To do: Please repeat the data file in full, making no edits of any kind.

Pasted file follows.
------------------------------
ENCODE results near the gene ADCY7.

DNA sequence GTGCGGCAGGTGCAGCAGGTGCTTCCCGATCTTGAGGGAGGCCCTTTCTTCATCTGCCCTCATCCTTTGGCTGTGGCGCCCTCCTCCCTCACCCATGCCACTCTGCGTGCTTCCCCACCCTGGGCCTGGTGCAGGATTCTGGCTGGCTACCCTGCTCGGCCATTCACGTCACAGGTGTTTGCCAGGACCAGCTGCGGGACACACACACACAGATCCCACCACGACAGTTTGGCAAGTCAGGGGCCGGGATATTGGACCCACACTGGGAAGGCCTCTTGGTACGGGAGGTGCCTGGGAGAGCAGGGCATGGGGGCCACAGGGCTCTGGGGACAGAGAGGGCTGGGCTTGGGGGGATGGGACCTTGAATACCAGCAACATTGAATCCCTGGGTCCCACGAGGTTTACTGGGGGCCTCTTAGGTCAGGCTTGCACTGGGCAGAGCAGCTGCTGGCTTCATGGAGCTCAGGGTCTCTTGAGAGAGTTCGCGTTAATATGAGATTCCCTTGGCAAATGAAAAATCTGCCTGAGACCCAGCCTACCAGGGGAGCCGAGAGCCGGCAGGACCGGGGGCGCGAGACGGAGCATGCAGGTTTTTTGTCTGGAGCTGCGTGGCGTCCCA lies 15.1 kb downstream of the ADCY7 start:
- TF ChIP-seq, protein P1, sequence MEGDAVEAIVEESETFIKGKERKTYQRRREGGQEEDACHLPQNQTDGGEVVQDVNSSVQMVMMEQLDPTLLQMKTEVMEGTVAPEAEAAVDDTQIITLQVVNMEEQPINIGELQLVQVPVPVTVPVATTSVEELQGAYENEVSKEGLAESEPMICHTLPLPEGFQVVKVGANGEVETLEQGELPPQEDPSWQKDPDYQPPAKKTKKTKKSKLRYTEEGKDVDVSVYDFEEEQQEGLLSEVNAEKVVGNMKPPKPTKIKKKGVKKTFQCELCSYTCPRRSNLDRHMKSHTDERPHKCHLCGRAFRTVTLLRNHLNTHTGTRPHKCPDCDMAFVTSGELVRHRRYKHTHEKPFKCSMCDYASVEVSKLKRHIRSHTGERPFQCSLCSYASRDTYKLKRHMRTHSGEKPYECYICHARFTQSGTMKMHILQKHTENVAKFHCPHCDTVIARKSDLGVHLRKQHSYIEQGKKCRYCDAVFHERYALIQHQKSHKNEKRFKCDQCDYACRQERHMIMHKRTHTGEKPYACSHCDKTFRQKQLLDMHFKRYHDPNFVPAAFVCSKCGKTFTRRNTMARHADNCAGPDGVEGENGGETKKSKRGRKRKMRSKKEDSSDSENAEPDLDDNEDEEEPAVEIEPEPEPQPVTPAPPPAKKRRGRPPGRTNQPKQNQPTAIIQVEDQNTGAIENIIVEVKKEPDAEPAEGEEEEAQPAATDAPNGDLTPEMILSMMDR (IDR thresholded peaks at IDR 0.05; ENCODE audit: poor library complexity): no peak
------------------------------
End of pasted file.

ENCODE results near the gene ADCY7.

DNA sequence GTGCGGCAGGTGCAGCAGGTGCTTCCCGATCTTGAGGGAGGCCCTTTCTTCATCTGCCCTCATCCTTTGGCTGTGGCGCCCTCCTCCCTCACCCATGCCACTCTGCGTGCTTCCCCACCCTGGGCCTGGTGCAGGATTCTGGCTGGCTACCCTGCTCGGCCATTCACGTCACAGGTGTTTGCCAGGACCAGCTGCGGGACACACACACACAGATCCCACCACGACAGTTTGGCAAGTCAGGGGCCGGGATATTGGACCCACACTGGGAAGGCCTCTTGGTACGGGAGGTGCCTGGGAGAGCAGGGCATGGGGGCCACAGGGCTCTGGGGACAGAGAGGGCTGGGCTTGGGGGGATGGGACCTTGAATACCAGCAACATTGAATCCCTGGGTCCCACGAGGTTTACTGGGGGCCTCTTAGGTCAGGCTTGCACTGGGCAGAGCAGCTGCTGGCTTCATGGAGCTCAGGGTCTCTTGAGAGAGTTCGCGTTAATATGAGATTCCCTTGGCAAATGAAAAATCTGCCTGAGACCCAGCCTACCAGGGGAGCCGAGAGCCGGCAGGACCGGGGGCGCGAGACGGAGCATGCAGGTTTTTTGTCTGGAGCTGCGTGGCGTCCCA lies 15.1 kb downstream of the ADCY7 start:
- TF ChIP-seq, protein P1, sequence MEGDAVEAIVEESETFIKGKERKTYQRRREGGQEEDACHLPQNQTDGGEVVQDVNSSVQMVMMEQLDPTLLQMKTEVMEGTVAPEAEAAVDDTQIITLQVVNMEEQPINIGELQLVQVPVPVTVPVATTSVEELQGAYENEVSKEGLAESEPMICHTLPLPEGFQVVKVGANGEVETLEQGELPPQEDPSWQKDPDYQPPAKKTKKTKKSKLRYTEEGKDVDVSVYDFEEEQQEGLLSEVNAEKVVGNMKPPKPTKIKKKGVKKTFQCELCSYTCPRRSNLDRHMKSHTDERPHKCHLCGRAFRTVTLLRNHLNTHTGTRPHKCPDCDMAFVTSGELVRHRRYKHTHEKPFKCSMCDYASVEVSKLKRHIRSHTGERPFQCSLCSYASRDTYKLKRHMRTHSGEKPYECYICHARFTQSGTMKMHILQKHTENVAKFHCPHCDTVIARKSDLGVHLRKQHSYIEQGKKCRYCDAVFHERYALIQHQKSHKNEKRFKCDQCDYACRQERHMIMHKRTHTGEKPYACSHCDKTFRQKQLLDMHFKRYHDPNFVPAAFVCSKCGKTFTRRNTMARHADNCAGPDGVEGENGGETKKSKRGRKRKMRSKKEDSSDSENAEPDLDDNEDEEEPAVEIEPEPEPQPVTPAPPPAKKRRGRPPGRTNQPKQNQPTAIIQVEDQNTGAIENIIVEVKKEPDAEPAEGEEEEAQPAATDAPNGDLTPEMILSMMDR (IDR thresholded peaks at IDR 0.05; ENCODE audit: poor library complexity): no peak